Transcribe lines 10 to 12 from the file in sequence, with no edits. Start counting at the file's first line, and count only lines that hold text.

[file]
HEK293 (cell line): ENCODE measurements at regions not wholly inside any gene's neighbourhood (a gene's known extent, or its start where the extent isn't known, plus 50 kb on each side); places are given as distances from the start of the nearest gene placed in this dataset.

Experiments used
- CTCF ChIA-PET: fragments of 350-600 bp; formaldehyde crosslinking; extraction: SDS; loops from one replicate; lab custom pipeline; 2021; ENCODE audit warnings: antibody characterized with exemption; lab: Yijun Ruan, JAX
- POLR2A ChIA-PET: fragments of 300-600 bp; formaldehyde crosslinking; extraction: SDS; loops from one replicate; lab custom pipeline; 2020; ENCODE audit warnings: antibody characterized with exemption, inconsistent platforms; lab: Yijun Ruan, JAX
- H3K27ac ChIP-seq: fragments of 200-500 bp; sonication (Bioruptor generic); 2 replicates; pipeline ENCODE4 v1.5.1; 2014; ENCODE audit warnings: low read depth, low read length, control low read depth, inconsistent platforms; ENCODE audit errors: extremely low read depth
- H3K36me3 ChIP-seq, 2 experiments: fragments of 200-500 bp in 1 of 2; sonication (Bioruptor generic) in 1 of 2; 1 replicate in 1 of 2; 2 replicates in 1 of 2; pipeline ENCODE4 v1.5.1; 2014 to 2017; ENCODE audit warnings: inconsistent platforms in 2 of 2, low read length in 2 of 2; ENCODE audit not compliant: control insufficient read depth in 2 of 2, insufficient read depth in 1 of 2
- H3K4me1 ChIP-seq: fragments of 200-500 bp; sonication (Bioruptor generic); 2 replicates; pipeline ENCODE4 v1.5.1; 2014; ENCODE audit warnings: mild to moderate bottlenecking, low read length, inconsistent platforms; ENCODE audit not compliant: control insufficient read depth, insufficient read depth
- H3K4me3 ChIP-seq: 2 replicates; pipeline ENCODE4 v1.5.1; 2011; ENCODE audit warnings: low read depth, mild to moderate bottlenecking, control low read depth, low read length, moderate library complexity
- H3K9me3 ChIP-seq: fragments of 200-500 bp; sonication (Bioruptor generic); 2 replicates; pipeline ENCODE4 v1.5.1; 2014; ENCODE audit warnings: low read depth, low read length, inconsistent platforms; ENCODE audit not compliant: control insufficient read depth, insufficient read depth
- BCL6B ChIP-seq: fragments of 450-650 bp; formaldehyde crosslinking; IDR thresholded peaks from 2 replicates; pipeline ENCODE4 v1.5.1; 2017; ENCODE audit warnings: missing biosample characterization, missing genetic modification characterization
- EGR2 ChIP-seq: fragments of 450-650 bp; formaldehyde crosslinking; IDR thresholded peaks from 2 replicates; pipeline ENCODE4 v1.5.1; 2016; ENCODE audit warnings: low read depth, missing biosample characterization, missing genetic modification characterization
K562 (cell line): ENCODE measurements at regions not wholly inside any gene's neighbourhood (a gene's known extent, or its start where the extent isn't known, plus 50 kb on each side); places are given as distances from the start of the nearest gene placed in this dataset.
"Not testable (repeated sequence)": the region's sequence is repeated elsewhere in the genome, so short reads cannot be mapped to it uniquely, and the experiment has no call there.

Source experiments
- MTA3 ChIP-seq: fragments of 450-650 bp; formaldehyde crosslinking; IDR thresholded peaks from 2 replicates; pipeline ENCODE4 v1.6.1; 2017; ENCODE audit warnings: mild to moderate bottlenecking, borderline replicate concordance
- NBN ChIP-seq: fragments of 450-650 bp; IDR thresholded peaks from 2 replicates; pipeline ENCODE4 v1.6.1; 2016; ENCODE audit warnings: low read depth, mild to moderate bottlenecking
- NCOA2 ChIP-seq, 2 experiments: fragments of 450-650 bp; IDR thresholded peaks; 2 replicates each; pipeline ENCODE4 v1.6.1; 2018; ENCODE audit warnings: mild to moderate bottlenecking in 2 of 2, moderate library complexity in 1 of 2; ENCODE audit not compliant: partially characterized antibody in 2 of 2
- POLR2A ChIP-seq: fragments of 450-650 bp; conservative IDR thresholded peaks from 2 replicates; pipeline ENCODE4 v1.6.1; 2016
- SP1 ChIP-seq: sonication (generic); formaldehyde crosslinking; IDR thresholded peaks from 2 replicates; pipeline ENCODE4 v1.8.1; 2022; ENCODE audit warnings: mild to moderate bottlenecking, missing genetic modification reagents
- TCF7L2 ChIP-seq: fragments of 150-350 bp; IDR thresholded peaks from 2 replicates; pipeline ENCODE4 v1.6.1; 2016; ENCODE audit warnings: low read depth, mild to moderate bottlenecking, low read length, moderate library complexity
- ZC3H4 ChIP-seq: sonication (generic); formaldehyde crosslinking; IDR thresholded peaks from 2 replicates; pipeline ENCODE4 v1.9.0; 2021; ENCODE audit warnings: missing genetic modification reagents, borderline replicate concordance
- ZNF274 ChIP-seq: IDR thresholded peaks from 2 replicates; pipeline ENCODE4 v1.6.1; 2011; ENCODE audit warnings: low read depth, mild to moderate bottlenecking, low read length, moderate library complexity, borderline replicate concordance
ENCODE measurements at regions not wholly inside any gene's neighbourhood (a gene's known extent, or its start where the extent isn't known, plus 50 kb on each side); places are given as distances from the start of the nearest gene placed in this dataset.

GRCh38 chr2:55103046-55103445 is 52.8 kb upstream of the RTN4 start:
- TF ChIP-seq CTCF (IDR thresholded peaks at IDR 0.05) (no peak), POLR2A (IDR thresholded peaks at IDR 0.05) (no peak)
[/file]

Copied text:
- BCL6B ChIP-seq: fragments of 450-650 bp; formaldehyde crosslinking; IDR thresholded peaks from 2 replicates; pipeline ENCODE4 v1.5.1; 2017; ENCODE audit warnings: missing biosample characterization, missing genetic modification characterization
- EGR2 ChIP-seq: fragments of 450-650 bp; formaldehyde crosslinking; IDR thresholded peaks from 2 replicates; pipeline ENCODE4 v1.5.1; 2016; ENCODE audit warnings: low read depth, missing biosample characterization, missing genetic modification characterization
K562 (cell line): ENCODE measurements at regions not wholly inside any gene's neighbourhood (a gene's known extent, or its start where the extent isn't known, plus 50 kb on each side); places are given as distances from the start of the nearest gene placed in this dataset.